Initiatives:

  • Start a coder training program in Downtown Brooklyn to establish entry-level talent for Tech Triangle firms.
  • Support curriculum alignment and information exchange between tech firms and universities to allow for tailored courses, job fairs and internships, expanded teaching by experts in the field, and other activities to ensure that students are prepared for the demands of the tech sector.
  • Start a Tech Triangle Innovation Hub by partnering with a broad spectrum of technology businesses in and outside the Tech Triangle as well as higher education, particularly the City University of New York, to prepare local people and New York City students and workers for the jobs emerging from the tech sector.

Connections Across the Triangle

Challenge: It needs to be easier to get around the Tech Triangle.

Initiatives:

  • Create new bike corridors on Cadman Plaza East and Jay Street in addition to the Brooklyn Greenway plans for Flushing Avenue to create direct connections between Downtown Brooklyn, DUMBO, and the Navy Yard.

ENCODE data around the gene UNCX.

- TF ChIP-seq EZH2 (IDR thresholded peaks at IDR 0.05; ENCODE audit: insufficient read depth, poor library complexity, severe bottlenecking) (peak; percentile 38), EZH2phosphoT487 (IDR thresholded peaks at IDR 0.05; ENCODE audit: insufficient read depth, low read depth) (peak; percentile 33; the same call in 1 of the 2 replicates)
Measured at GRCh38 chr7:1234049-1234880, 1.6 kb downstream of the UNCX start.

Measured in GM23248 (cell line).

• Extend the B67 and B24 bus lines to establish routes through the Navy Yard, allowing more than one bus per 10 minutes from York Street station and providing connections to Williamsburg and Greenpoint on the eastern end of the Navy Yard.
  • Create new ferry landings at the end of Jay Street and within the Navy Yard to expand the public transit options to the Tech Triangle.
  • Design a new F train entrance on Jay Street and create a pedestrian linkage to the A/C entrance from High Street to Adams Street to facilitate significant transportation connections between Downtown Brooklyn and DUMBO.

Dynamic Places for Tech

Challenge: Parts of the Tech Triangle need an upgraded energy and vibe.

Initiatives:

  • Implement the Downtown Redux to create new retail frontages on Flatbush Avenue, and additional retail, food kiosks and amenities within MetroTech Commons.